Current issues of ACP Journal Club are published in Annals of Internal Medicine

Quality Improvement

Computer-generated reminder charts increased patient knowledge of and drug compliance with prescribed drug regimens

ACP J Club. 1993 Sept-Oct;119:60. doi:10.7326/ACPJC-1993-119-2-060

Source Citation

Raynor DK, Booth TG, Blenkinsopp A. Effects of computer generated reminder charts on patients' compliance with drug regimens. BMJ. 1993 May 1;306:1158-61.



To evaluate the effectiveness of a computer-generated reminder chart in improving patient drug compliance after hospital discharge.


Randomized controlled trial with 10-day follow-up.


3 general medical wards of a district general hospital in the United Kingdom.


210 patients discharged from the hospital who were taking between 2 and 6 medicines on a regular basis. Exclusion criteria were hospital discharge to a nursing home or other institution, dependency on another person for administering medication, illiteracy, severe reading difficulty, or visual handicap. 197 patients (mean age 69 y, 110 men) completed the study.


Patients were allocated to 1 of 4 groups. 2 groups received the individualized computer-generated reminder chart, 1 with additional routine counseling from a nurse (n = 50) and the other with additional structured counseling from a pharmacist with an explanation of the chart reminder (n = 48). The other 2 groups received counseling only, either from a nurse (n = 49) or from a pharmacist (n = 50).

Main outcome measures

Patient compliance with, and knowledge of, their drug regimen. Drug compliance was assessed by tablet counting at home visits a mean of 10 days after hospital discharge. Patients were also questioned about details of their drug regimen.

Main results

83% of patients who received the reminder chart correctly described their dose regimen compared with 47% of patients without the reminder chart (absolute difference 36% {95% CI 23% to 48%}*, P < 0.001). Patients not given a reminder chart had a mean compliance score of 86%. Patients given a reminder chart and counseled by a nurse had a compliance score of 91%, and patients given a reminder chart and counseled by a pharmacist had a compliance score of 95%. Analysis of variance showed that patients who received a reminder chart had a greater compliance score than those without a reminder chart (P < 0.001). A mean compliance score of > 85% was achieved by 86% of patients with a reminder chart compared with 63% without a reminder chart (absolute difference 23% {CI 11% to 35%}*, P < 0.001).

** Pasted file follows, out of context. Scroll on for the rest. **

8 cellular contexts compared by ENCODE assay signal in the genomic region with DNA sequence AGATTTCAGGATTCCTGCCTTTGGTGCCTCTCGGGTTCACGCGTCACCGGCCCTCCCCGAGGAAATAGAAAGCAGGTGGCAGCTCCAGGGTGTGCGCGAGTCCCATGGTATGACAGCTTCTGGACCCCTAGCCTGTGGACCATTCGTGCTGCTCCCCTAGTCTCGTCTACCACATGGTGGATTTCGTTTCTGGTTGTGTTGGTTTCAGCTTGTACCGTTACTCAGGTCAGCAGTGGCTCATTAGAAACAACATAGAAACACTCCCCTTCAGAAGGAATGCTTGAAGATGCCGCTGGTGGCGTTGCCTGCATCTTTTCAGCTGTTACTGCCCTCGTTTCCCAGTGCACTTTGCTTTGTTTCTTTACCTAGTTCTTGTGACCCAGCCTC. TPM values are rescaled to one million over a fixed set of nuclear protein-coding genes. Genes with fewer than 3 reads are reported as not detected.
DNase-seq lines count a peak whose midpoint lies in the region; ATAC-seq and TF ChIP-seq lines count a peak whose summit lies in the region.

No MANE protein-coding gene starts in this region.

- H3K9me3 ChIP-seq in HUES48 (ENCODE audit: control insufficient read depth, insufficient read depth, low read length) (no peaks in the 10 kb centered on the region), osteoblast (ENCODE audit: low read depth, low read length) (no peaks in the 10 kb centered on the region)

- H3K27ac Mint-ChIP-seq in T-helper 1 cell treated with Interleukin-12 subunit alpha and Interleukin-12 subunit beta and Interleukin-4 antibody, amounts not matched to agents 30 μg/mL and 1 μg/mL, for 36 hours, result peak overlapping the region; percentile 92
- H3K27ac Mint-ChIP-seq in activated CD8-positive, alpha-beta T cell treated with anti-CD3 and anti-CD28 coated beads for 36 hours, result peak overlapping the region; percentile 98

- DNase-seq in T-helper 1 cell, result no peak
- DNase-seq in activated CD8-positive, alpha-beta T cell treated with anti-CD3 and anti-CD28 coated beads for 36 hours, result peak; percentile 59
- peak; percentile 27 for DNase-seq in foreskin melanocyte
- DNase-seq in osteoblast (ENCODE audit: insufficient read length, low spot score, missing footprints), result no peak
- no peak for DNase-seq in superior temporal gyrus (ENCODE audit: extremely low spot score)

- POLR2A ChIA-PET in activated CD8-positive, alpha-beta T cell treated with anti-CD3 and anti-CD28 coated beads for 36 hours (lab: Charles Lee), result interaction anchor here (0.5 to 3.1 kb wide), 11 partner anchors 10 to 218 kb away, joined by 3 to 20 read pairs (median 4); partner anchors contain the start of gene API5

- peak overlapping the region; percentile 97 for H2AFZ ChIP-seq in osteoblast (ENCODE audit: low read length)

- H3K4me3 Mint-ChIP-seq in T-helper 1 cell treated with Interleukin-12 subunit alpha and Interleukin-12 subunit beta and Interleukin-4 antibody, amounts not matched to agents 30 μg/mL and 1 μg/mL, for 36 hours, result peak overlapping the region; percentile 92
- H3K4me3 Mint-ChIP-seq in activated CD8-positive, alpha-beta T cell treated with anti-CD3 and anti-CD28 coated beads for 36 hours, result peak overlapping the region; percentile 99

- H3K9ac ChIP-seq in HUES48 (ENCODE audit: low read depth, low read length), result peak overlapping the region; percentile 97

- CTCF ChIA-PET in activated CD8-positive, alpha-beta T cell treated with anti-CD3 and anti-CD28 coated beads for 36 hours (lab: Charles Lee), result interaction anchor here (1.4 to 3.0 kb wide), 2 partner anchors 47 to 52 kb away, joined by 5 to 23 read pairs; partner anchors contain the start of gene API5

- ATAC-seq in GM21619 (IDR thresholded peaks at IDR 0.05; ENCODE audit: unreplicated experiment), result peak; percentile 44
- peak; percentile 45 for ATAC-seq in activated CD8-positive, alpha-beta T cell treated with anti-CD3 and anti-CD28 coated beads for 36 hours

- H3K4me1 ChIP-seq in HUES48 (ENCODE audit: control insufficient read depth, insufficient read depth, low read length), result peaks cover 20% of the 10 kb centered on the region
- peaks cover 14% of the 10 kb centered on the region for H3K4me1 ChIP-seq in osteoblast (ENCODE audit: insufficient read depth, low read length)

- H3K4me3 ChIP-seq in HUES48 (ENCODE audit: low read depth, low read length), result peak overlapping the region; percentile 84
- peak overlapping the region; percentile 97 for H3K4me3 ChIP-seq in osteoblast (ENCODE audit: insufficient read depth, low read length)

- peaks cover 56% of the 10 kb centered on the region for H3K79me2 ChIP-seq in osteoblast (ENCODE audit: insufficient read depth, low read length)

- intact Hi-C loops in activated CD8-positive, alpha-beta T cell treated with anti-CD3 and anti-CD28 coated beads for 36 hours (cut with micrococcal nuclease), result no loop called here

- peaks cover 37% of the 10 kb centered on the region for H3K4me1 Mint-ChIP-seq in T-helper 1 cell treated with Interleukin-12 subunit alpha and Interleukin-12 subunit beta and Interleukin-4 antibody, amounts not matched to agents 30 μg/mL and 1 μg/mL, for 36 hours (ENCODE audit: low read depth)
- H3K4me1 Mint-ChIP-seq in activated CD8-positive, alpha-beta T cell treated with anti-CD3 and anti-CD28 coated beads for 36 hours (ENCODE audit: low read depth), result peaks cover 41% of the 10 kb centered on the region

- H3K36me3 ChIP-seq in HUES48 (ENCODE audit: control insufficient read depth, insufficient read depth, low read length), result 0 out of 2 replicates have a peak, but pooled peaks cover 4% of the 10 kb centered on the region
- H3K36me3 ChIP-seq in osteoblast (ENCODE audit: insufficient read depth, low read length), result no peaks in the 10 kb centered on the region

A computer-generated reminder chart increased patient knowledge of and compliance with their prescribed drug regimen for patients taking between 2 and 6 medicines at hospital discharge.

Source of funding: Yorkshire Regional Health Authority.

For article reprint: Dr. D.K. Raynor, Head of Division of Academic Pharmacy Practice, University of Leeds, Clarendon Wing, Belmong Grove, Leeds LS2 9NS, England, UK. FAX 44-113-292-6860.

* Numbers calculated from data in article.


This elegant, well-designed clinical trial confirms that printed instructions in the form of a simple medication reminder chart can increase patient knowledge and medication compliance. Raynor and colleagues wrote a computer program to transfer prescription labeling information from a hospital pharmacy computer to the patient's medication chart, quickly producing an accurate and inexpensive medication reminder chart for patients at discharge. The single-page chart listed all long-term medication names and dosages and related the dosing interval to the patient's meals and bedtime.

The reminder chart improved patient knowledge of medication name, dose, and dose interval and substantially increased compliance as measured by pill count 10 days after hospital discharge. The 10-day follow-up is a short interval, but short-term compliance is a step toward long-term medication compliance. Interestingly, no statistically significant differences were seen in knowledge or compliance between a brief nursing medication review and a structured review by a pharmacist.

Because the computer program used existing computerized prescription data to generate the medication chart, the cost of the intervention was minimal. Prescription data are widely available in pharmacy computers, and applying these results to hospitals should not be difficult or expensive. Although not tested in ambulatory-care practice, a medication chart could be very useful if patients patronize a single pharmacy, such as in clinic or health maintenance organization settings, or in medical practices using computerized records or patient tracking programs.

Medication compliance will be maximized by a number of factors: patient belief in the efficacy of therapy, a strong physician-patient relationship, simple medication regimens, and minimal deleterious medication effect on quality of life. This study shows that an inexpensive computer application can also enable patients to substantially improve compliance with often complex medication regimens.

William P. Moran, MD
James L. Wofford, MDBowman Gray School of MedicineWinston-Salem, North Carolina, USA